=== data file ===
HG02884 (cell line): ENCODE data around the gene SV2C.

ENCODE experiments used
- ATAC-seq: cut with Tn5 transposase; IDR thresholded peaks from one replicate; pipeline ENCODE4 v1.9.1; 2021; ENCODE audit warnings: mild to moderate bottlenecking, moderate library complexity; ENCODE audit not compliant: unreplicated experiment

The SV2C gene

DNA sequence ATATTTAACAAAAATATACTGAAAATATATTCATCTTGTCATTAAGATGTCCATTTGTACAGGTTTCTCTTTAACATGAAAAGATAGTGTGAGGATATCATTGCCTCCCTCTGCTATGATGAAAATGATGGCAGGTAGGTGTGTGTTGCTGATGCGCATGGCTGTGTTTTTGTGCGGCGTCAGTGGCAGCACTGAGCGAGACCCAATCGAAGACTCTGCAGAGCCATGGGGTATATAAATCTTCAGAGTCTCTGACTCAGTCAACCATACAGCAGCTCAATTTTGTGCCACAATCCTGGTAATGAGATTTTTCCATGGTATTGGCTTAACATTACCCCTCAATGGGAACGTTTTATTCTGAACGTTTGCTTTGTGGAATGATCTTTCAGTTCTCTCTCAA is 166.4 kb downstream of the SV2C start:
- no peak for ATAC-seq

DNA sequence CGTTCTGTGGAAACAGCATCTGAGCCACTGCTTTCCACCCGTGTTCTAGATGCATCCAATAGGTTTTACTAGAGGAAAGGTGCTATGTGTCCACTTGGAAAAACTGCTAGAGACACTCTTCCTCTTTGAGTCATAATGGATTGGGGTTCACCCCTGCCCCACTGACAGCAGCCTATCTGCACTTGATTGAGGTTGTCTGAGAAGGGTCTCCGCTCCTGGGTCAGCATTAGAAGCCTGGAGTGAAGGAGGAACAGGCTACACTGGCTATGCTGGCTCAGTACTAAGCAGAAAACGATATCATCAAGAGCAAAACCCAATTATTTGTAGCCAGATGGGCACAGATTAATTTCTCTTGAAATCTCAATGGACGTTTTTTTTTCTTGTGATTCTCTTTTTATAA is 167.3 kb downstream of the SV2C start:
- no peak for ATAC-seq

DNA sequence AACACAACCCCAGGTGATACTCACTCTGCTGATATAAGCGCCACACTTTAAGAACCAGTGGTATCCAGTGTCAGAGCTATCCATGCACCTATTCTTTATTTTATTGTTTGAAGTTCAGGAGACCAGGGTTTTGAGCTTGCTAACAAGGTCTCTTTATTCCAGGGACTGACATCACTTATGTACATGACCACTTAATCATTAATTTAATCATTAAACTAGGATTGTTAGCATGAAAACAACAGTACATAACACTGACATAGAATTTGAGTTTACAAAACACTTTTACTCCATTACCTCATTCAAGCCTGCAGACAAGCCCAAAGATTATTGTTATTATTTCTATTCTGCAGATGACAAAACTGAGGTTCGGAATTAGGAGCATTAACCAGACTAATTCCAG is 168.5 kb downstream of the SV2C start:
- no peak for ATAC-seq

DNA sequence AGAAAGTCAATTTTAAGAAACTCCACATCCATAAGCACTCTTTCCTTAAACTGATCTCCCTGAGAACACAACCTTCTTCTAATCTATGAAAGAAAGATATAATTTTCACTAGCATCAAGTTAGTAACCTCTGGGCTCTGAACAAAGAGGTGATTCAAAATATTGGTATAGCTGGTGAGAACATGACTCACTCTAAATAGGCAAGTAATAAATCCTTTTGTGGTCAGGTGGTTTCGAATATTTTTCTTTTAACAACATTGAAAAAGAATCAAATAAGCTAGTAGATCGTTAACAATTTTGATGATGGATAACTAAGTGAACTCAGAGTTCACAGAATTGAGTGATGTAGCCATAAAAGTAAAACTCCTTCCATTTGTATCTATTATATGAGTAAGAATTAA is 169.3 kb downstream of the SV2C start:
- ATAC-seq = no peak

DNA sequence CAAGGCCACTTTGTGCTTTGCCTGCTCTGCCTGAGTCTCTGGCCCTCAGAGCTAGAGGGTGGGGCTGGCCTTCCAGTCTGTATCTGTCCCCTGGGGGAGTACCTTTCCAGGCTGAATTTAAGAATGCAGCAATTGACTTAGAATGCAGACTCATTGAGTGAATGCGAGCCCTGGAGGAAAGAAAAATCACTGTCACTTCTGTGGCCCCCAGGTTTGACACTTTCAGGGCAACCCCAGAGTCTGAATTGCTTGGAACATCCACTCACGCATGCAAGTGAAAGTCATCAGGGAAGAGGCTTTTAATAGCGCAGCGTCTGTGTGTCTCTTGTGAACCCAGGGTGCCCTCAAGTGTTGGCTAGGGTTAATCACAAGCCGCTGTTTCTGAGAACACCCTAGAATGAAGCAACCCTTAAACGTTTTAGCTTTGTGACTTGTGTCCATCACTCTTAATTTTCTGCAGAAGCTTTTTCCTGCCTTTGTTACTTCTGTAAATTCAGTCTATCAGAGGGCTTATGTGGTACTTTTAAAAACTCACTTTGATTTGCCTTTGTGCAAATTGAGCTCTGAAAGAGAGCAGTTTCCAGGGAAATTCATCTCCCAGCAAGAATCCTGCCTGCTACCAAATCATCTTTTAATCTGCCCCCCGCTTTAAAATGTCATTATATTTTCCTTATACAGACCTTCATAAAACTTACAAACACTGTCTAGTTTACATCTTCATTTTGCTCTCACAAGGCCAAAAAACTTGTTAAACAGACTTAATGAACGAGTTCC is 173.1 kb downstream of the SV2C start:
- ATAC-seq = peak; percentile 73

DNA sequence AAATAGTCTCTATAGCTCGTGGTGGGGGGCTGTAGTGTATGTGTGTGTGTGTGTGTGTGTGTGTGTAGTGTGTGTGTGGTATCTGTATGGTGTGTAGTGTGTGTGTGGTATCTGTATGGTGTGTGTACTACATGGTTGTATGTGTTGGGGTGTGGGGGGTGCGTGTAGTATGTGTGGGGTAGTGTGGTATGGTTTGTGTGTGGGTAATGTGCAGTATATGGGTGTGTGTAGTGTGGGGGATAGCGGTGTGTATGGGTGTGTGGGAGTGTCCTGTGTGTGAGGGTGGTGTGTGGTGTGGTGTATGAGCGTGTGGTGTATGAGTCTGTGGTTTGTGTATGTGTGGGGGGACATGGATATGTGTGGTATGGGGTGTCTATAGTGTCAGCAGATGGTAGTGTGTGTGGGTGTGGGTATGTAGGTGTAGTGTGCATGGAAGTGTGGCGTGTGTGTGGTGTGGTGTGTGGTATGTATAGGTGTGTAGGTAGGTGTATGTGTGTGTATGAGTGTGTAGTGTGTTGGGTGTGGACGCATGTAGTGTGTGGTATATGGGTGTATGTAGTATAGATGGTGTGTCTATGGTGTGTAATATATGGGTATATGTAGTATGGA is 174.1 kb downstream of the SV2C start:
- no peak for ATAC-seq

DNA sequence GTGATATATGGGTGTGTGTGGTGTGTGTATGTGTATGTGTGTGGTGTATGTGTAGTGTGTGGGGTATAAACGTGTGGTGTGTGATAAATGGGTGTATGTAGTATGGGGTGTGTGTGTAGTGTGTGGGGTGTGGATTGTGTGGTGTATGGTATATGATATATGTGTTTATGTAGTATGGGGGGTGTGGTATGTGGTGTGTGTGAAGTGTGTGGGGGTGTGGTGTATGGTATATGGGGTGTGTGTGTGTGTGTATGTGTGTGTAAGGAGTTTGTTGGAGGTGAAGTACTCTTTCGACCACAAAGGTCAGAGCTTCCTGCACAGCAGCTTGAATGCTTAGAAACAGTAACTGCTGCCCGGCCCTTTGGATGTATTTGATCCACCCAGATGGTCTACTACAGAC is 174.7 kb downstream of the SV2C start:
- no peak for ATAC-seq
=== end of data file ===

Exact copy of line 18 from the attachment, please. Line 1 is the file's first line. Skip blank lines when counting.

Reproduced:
- no peak for ATAC-seq